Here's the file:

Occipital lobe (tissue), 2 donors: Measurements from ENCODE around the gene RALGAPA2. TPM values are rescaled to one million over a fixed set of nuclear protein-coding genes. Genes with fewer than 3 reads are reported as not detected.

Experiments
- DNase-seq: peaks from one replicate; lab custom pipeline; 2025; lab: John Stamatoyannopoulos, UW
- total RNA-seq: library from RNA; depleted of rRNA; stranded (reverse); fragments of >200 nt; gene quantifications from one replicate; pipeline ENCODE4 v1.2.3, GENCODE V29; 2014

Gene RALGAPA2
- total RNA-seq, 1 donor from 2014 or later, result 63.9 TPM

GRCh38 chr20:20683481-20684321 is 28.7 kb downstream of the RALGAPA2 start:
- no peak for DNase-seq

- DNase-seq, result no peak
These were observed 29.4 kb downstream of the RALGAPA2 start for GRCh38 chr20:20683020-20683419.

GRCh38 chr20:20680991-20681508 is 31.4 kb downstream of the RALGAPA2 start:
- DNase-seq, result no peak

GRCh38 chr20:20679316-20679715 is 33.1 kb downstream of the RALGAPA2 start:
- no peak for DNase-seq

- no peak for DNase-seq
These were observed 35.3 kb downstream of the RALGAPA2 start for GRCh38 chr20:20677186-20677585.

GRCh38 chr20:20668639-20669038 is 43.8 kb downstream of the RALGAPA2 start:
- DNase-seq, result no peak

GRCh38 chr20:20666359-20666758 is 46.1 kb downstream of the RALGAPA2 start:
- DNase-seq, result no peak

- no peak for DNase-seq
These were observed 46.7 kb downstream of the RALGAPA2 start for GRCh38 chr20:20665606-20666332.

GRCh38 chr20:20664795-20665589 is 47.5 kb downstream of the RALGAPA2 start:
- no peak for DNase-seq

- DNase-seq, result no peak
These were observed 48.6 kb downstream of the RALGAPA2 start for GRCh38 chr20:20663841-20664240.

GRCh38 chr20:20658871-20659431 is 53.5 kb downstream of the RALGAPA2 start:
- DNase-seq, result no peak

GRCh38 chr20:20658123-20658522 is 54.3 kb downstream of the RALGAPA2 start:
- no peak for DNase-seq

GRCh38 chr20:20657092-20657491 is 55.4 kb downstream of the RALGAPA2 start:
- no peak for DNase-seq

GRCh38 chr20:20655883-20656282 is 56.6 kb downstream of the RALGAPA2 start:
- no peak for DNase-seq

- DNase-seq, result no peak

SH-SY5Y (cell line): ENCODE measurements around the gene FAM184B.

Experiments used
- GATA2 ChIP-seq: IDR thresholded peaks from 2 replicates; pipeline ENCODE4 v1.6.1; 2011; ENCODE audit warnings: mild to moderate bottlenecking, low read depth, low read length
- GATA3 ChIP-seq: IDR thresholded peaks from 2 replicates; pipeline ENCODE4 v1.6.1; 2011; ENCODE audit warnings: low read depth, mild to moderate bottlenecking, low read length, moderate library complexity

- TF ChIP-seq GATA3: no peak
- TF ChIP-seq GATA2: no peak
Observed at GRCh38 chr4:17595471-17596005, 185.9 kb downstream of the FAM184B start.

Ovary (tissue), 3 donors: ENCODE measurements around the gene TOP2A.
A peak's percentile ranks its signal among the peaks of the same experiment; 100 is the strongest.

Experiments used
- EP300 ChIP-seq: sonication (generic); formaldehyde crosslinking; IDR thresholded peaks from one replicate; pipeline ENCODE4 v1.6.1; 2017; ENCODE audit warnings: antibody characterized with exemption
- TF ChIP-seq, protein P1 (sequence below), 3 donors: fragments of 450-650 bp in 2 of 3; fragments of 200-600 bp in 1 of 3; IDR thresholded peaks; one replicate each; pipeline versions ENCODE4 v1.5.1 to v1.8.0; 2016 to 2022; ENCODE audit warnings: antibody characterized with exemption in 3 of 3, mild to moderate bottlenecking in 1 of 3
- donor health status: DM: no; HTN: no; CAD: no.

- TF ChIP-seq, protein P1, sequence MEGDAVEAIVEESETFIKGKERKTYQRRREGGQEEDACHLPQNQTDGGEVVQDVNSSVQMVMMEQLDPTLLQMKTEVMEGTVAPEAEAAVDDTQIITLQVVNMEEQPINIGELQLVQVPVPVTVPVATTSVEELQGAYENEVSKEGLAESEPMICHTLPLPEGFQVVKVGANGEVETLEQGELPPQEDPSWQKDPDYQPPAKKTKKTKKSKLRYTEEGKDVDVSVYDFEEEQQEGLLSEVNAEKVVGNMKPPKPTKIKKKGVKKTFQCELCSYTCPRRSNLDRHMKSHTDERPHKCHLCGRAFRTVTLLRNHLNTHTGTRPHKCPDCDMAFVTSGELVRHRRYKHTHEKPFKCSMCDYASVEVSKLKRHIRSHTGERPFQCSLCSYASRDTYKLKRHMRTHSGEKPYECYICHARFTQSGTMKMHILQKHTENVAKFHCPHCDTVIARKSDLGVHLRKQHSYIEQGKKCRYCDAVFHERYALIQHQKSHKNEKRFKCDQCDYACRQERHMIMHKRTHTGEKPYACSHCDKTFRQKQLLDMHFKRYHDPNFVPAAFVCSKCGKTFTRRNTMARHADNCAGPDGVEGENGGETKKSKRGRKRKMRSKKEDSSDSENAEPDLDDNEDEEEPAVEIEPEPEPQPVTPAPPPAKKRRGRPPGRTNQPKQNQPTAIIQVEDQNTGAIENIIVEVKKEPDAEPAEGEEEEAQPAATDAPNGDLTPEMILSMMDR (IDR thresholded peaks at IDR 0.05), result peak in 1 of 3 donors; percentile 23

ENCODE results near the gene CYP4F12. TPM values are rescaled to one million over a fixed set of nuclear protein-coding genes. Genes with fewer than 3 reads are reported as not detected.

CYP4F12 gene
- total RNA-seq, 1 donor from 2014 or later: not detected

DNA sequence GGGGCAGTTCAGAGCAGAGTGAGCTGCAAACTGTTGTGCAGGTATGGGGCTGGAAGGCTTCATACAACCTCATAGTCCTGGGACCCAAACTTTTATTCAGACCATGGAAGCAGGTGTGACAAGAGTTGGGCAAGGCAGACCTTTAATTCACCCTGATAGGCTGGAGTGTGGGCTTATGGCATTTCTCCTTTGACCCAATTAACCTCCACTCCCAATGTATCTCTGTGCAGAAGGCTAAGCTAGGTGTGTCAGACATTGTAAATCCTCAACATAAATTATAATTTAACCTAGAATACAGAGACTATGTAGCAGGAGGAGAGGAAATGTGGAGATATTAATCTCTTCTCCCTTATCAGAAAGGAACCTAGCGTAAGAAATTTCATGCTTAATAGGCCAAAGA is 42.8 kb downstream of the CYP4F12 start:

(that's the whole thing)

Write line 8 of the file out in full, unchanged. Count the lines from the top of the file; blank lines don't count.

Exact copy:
- no peak for DNase-seq